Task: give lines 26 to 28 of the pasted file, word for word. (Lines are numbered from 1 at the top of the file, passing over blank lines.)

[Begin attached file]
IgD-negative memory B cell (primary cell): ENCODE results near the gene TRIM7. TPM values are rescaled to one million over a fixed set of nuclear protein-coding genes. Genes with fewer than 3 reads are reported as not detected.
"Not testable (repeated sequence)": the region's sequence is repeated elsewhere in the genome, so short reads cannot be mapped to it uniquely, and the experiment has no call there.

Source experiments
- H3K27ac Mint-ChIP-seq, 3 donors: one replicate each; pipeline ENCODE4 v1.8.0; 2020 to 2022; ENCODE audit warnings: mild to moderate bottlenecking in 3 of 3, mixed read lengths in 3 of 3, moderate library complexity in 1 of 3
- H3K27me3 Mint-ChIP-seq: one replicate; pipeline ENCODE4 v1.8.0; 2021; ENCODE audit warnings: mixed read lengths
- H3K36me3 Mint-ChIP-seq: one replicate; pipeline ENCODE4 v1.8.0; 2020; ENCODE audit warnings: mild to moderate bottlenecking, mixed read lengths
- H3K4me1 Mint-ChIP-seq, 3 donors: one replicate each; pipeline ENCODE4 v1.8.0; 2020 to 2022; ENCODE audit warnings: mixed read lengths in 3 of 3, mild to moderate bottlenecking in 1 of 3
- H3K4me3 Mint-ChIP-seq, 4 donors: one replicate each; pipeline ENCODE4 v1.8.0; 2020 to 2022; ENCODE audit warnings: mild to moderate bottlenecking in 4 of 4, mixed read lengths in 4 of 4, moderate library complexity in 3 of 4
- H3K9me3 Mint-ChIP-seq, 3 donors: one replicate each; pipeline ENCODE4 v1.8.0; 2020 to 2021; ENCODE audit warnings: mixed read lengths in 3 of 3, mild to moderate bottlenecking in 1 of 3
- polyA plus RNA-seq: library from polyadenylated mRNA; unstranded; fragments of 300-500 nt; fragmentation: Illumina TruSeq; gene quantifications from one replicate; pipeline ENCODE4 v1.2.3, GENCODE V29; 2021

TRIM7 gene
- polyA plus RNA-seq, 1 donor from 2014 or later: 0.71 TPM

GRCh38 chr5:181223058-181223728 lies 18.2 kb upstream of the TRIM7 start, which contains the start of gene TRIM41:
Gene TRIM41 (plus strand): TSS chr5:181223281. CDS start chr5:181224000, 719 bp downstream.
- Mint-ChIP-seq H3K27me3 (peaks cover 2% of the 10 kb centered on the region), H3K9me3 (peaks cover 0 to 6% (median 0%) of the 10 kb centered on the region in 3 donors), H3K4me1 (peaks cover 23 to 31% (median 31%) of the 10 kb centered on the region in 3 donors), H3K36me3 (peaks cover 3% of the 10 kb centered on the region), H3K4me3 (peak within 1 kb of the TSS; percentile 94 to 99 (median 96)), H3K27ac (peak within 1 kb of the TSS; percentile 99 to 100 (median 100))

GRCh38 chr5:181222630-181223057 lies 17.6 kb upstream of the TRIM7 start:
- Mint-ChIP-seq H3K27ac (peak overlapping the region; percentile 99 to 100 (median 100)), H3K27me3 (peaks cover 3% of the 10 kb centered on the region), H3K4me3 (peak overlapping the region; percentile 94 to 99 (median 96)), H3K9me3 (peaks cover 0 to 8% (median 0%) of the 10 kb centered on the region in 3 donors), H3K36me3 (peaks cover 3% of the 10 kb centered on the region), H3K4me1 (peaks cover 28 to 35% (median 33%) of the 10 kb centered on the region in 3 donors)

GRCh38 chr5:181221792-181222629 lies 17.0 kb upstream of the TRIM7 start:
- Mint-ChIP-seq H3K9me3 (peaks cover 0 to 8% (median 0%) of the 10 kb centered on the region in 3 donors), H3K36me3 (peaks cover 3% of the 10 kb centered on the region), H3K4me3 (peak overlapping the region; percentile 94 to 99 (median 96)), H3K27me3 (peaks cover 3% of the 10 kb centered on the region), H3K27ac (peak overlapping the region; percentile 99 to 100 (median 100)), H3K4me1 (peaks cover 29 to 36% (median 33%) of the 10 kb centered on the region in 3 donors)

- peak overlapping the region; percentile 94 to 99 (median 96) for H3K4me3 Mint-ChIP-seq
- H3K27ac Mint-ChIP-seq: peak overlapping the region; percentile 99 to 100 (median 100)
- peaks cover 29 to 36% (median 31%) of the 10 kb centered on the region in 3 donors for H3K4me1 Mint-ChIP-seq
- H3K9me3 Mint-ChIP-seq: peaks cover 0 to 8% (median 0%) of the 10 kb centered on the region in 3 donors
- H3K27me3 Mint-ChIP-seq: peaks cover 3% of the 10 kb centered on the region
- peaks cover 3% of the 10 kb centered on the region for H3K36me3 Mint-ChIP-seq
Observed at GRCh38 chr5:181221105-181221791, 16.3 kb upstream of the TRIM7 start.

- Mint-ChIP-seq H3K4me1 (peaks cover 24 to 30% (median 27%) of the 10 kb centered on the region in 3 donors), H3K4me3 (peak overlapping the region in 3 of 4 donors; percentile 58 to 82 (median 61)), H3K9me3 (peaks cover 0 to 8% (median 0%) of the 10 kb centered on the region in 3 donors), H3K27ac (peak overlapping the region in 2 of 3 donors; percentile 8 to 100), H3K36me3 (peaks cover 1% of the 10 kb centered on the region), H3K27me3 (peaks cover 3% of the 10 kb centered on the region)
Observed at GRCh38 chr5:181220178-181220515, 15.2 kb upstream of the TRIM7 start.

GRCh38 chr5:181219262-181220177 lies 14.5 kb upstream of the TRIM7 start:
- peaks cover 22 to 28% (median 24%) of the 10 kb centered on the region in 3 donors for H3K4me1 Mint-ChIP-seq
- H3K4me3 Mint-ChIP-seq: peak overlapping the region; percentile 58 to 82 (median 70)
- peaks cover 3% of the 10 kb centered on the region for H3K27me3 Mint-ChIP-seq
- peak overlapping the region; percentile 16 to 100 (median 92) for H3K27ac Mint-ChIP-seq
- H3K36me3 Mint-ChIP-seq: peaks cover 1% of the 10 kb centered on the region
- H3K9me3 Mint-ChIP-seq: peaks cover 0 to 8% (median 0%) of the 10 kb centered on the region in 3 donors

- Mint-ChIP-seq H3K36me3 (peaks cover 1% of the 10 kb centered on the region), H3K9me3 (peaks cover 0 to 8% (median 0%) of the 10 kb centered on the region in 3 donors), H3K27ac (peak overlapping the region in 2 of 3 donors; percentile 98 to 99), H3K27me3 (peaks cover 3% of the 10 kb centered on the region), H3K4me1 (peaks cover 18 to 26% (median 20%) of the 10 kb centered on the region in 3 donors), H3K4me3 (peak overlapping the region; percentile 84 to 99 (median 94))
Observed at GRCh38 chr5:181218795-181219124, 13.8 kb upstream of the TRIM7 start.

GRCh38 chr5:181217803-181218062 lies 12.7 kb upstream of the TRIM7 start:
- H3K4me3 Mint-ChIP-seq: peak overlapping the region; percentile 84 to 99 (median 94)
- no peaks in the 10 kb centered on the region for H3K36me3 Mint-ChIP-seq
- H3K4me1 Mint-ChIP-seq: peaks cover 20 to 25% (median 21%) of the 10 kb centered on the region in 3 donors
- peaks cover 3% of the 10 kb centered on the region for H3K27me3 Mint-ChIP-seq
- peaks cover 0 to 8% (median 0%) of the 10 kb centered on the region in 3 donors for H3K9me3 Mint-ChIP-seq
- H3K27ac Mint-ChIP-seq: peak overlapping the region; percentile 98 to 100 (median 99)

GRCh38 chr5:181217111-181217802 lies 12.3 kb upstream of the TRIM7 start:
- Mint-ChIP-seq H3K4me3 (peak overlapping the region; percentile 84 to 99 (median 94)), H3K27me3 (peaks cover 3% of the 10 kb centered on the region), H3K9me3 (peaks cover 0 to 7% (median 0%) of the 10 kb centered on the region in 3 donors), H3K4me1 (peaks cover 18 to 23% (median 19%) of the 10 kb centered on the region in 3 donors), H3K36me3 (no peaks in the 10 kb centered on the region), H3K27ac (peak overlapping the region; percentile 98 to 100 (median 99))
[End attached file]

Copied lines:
Observed at GRCh38 chr5:181221105-181221791, 16.3 kb upstream of the TRIM7 start.

- Mint-ChIP-seq H3K4me1 (peaks cover 24 to 30% (median 27%) of the 10 kb centered on the region in 3 donors), H3K4me3 (peak overlapping the region in 3 of 4 donors; percentile 58 to 82 (median 61)), H3K9me3 (peaks cover 0 to 8% (median 0%) of the 10 kb centered on the region in 3 donors), H3K27ac (peak overlapping the region in 2 of 3 donors; percentile 8 to 100), H3K36me3 (peaks cover 1% of the 10 kb centered on the region), H3K27me3 (peaks cover 3% of the 10 kb centered on the region)
Observed at GRCh38 chr5:181220178-181220515, 15.2 kb upstream of the TRIM7 start.